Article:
Widower Supports Wife's Oncologist at Tribunal

Chris Jaffray 

September 17, 2020

MANCHESTER—The MPTS tribunal of a leading oncologist accused of inappropriate treatment of dying patients and falsifying records continued on Wednesday with a supporting statement from the widower of one of his patients.

Professor Justin Stebbing faces allegations he failed to provide good clinical care to 11 patients between March 2014 and March 2017 by not properly disclosing the risk of treatments and not fully examining patients.

Prof Stebbing of Imperial College London, who also has a private practice in Harley Street, denied all the accusations against him which were set out by the General Medical Council (GMC) earlier this week.


Above and Beyond

The hearing was attended by Tom Letcher who had read about the case and felt compelled to come along to support the doctor who had treated his late wife for breast cancer.


Michele Letcher was treated by Prof Stebbing after her second diagnosis of triple negative breast cancer in June 2011 until her death, at the age of 45, in March the following year.

The 59-year-old from Prestwich said he contacted Prof Stebbing after reading about him in a newspaper and spoke of the extent to which the doctor had gone above and beyond. He said if the Professor was guilty of anything, it was working really hard to keep his wife alive.

"He explained things so well I felt like I was his apprentice."

The family read about the tribunal and he offered to become a character witness.

"He was just different class," Mr Letcher said. "I had done my research, I knew that the drug Avastin was on the market for £10,000 for six to eight sessions, I went down prepared to max out my credit card, he said don't do that, go and have a coffee, within an hour Bupa had covered it."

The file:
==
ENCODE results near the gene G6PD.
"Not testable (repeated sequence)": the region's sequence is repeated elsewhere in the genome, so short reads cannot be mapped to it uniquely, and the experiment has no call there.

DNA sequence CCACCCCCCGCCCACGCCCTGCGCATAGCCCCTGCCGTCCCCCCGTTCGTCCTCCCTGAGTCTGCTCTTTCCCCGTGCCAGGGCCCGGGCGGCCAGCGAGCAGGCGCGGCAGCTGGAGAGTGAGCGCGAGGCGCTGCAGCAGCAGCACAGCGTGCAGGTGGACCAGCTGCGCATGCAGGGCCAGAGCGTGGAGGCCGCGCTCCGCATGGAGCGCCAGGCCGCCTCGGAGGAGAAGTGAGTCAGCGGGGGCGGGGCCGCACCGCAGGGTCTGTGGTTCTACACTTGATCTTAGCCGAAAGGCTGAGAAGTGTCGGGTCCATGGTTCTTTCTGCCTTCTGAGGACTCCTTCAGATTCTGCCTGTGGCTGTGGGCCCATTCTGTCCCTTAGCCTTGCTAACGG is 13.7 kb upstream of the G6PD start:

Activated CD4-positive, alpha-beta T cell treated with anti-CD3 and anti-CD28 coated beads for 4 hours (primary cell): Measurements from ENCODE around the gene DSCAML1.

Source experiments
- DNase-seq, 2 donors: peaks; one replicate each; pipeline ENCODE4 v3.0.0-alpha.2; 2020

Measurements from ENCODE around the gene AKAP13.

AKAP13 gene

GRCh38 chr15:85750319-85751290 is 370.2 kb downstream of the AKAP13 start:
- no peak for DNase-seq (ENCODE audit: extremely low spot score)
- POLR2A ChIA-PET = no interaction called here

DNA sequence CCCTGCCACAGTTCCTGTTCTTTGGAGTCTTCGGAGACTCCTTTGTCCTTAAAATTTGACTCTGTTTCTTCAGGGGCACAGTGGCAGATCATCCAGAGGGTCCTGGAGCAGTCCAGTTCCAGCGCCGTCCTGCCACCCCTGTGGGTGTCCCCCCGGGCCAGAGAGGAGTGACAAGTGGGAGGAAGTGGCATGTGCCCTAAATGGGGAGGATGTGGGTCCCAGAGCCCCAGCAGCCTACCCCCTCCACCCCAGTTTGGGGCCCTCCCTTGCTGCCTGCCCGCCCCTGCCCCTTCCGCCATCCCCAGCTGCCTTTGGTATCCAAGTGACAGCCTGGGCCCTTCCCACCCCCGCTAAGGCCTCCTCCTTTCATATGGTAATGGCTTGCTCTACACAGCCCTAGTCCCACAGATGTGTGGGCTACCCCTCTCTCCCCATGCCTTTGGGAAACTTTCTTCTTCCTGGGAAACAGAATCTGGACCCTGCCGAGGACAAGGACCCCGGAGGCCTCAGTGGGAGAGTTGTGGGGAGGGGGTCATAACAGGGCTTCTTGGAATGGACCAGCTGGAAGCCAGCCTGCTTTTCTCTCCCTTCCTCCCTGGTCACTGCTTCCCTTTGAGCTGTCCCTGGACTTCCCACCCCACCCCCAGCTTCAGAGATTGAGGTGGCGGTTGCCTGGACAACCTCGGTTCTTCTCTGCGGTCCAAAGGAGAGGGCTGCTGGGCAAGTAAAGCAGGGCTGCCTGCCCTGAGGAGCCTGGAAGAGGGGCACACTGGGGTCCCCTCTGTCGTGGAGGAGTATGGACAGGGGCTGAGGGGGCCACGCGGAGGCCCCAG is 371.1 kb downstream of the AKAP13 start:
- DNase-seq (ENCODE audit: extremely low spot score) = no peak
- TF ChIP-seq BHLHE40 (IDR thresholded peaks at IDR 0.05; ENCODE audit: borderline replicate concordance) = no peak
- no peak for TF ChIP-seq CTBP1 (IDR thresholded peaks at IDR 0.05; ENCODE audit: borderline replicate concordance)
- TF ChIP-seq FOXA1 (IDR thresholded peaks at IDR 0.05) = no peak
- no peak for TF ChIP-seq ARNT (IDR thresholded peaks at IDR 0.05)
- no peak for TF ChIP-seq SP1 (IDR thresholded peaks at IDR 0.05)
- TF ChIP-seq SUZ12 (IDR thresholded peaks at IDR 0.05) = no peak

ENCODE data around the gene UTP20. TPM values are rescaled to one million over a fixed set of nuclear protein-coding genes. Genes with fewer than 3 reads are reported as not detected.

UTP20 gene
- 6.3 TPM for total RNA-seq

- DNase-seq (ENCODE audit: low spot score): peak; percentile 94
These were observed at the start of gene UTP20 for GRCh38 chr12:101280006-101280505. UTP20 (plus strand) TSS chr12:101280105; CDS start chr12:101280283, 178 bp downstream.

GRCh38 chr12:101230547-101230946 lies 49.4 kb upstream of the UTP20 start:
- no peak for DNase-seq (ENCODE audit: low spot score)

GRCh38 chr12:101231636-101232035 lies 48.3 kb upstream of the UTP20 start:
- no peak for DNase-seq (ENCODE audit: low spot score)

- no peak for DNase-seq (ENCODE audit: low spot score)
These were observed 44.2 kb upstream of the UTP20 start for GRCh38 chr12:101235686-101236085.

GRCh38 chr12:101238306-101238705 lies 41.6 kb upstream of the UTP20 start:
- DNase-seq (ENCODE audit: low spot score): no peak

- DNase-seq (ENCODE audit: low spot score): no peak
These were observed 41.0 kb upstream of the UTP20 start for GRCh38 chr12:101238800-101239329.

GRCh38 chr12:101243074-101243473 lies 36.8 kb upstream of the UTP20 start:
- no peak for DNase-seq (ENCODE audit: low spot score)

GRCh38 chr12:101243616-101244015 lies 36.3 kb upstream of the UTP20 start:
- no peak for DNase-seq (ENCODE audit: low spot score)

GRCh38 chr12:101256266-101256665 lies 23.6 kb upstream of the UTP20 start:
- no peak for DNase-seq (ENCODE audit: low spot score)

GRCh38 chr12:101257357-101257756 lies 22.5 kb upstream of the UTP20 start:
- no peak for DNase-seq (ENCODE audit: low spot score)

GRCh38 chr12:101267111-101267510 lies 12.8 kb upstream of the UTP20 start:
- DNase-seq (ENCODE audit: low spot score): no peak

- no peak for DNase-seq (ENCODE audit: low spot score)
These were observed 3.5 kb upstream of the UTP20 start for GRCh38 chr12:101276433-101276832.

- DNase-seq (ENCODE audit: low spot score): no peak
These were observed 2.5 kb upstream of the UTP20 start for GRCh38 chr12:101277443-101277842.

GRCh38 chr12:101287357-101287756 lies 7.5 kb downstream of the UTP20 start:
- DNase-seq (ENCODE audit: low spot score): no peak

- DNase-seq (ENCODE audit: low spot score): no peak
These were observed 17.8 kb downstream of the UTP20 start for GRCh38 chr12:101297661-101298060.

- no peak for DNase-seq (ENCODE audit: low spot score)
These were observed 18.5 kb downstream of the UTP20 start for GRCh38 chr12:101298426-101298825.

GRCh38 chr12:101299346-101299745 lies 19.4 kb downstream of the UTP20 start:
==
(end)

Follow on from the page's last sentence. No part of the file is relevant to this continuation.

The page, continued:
Mr Letcher said his wife even wrote a poem about the care she received from Prof Stebbing to be read out at her funeral.



The tribunal discussed the admissibility of evidence, with GMC Counsel Sharon Beattie arguing that Prof Stebbing’s lawyer, Mary O'Rourke QC, had put forward reports from experts that referred to other patients who could not possibly be cross-examined.

It was unfair, she said, arguing that: "The proposition that any expert can advance any evidence they want away from the rules of evidence is not correct."

But Ms O'Rourke countered saying: "I am not saying an expert can say anything and get away with it.

"I am saying there are clear mechanisms to challenge evidence that is inadmissible.

"I am saying that the mechanism is during the tribunals."

Tribunal chair Hassan Khan said that there was no precedent in statute or case law to resolve this issue and said he would come back with a decision on this next week.

The case is expected to continue fully next month with the first witnesses to give evidence.

Chris Jaffray is a freelance journalist experienced in covering MPTS hearings.


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